Federal Budget 2017 delivered three significant changes affecting the housing market. They include changes to voluntary contributions to superannuation in order to help purchase a first home, tightening the rules around what can be claimed in relation to investment properties, and imposing a ghost house tax on foreign investors who leave properties vacant.
First home buyers
To make the task of saving for their first home easier, eligible buyers will be able to divert their pre-tax income towards a special savings account. This will mean that saving a deposit will become a little bit easier.
From 1 July 2017, individuals can make voluntary contributions of up to $15,000 per year and $30,000 in total, to their superannuation account to purchase a first home. These contributions, which are taxed at 15 per cent, along with deemed earnings, can be withdrawn for a deposit. Withdrawals will be taxed at marginal tax rates less a 30 per cent offset and allowed from 1 July 2018.
For most people, the First Home Super Saver Scheme could boost the savings they can put towards a deposit by at least 30 per cent compared with saving through a standard deposit account. This is due to the concessional tax treatment and the higher rate of earnings often realised within superannuation.
Many employees will be able to take advantage of salary sacrifice arrangements to make pre-tax contributions.
Negative gearing remains however some rules have been tightened around what can be claimed, specifically travel expenses and depreciation deductions.
Under new rules coming into effect from 1 July 2017, depreciation deductions for plant and equipment items such as washing machines and ceiling fans will only be allowed if the investor purchased them.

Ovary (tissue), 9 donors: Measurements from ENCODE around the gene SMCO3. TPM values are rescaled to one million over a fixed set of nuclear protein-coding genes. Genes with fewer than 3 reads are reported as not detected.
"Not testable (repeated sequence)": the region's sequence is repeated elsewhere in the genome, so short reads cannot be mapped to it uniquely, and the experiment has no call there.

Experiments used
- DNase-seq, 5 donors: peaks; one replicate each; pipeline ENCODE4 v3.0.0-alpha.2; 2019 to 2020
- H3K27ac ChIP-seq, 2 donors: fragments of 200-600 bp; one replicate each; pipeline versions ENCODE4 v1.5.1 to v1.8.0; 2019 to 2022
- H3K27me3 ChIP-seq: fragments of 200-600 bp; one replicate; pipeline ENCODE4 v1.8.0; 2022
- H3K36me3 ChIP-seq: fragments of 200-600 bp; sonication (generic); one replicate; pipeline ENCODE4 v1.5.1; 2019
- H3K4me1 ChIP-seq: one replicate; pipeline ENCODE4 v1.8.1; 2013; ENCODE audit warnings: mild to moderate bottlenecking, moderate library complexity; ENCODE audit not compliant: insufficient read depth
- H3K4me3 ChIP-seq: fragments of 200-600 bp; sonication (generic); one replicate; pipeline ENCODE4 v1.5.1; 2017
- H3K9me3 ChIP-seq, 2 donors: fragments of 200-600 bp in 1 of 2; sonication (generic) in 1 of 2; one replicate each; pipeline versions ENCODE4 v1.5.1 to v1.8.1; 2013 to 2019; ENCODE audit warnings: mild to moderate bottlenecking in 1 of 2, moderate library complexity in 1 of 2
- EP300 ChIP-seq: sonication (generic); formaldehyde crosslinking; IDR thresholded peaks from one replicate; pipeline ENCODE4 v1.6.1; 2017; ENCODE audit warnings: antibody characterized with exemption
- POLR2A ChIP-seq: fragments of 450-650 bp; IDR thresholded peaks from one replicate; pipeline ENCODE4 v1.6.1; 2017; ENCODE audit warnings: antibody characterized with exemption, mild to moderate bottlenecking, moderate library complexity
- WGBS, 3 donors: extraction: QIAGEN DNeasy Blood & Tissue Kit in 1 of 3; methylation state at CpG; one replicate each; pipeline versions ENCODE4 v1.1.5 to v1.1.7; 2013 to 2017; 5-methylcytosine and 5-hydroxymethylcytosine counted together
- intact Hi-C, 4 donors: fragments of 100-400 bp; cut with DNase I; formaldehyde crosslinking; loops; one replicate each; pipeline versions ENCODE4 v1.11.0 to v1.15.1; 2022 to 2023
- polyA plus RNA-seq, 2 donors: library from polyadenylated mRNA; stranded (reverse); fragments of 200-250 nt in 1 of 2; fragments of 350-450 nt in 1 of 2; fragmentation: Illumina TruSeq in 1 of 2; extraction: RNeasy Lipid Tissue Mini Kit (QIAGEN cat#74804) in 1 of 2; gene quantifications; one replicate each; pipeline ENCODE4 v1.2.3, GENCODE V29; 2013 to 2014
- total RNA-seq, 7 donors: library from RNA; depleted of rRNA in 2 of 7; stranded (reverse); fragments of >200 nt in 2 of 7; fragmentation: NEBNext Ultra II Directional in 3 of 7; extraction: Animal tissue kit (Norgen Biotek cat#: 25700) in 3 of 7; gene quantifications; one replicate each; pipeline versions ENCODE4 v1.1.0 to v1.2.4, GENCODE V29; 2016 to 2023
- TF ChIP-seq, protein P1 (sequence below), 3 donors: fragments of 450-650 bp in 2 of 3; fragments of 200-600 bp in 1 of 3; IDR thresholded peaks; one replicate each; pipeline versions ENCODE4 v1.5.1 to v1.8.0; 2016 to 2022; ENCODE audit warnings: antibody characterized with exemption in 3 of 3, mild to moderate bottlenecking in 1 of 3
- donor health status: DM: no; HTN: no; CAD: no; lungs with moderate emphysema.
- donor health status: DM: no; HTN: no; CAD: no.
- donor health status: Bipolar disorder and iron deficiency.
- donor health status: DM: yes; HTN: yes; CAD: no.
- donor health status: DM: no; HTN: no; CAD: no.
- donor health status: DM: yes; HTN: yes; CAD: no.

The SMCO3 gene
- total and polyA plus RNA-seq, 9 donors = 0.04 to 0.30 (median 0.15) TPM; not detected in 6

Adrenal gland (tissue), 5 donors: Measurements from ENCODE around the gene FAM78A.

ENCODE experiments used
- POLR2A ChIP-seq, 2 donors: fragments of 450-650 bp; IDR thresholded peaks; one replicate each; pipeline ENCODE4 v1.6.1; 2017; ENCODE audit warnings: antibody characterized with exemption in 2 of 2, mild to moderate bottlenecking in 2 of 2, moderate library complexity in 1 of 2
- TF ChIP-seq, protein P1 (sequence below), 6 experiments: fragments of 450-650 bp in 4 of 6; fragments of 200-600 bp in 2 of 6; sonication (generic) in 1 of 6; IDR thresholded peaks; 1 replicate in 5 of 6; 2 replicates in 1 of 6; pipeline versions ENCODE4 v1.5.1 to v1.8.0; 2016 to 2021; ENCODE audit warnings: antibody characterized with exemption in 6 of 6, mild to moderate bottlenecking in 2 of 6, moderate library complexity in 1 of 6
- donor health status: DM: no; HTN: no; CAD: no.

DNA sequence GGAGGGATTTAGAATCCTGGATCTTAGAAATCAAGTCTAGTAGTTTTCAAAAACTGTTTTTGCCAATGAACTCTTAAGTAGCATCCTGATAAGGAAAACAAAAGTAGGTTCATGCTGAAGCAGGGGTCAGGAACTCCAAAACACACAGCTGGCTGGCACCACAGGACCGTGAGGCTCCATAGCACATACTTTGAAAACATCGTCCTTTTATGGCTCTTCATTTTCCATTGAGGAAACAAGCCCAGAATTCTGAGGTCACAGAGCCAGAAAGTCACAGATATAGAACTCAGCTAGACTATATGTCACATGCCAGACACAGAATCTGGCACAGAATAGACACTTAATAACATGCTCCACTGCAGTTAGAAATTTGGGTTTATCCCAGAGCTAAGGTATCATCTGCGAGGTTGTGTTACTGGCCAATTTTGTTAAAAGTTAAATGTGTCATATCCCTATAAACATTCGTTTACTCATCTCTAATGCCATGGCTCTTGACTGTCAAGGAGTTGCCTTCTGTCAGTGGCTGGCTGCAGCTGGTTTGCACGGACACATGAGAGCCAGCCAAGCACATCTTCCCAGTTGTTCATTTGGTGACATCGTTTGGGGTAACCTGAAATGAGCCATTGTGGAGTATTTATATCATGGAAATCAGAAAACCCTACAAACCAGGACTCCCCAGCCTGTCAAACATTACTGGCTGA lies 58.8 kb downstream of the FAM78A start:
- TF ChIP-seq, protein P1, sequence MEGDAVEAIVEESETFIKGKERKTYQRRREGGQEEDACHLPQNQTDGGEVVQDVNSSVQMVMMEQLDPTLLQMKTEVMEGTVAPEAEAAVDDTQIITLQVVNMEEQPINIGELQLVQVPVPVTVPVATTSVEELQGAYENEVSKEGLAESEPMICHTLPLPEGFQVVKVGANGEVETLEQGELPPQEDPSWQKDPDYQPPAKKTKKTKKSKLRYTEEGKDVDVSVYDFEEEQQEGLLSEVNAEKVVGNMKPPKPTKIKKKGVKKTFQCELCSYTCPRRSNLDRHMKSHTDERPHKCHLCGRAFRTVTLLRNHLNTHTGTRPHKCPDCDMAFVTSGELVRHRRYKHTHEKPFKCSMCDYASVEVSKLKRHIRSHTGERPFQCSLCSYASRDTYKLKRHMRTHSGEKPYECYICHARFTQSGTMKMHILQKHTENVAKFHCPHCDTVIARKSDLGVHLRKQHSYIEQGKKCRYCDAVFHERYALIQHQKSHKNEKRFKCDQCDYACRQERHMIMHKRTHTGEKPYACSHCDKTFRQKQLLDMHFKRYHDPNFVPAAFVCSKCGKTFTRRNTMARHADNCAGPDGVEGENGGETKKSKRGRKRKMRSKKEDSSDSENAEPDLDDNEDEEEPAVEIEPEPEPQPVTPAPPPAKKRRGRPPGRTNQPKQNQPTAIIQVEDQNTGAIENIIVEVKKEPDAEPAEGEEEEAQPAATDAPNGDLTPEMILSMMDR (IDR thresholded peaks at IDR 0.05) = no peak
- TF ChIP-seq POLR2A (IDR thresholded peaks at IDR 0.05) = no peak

The ‘integrity measure’, which is intended to address concerns that such items are being claimed as tax write-offs by successive investors in excess of their actual value, is tipped to claw back $260 million over the next four years. The changes will apply to any items purchased after budget night, but existing investments will be grandfathered.
Meanwhile, investors will no longer be able to claim tax deductions for travel expenses ‘related to inspecting, maintaining or collecting rent for a residential rental property’ from 1 July 2017.
Ghost house tax will be imposed on foreign investors who leave properties vacant
To discourage foreign investors from buying residential properties and leaving these vacant, the Government will now charge foreign owners of residential properties an annual charge if the property is not occupied or available to rent for at least six months in each year.
This is expected to increase the number of homes available to Australians wishing to rent. The annual vacancy charge will apply to foreign persons who make a foreign investment application for residential property from 7:30 pm on budget night 2017.
Where a foreign-owned residential property is left vacant for more than six months in a year, a charge will be levied on the foreign owner equivalent to the foreign investment application fee which was paid at the time of application.
The new charge builds on the Government’s existing foreign investment regime which seeks to increase the number of houses available for Australians to live in. The charge provides a financial incentive for the foreign owner to make their property available on the rental market if they do not intend to reside there.
This will be administered by the Australian Taxation Office.
If you would like free advice about these changes and how they may affect you, contact one of our Partners Lending specialists today on 03 8508 7800.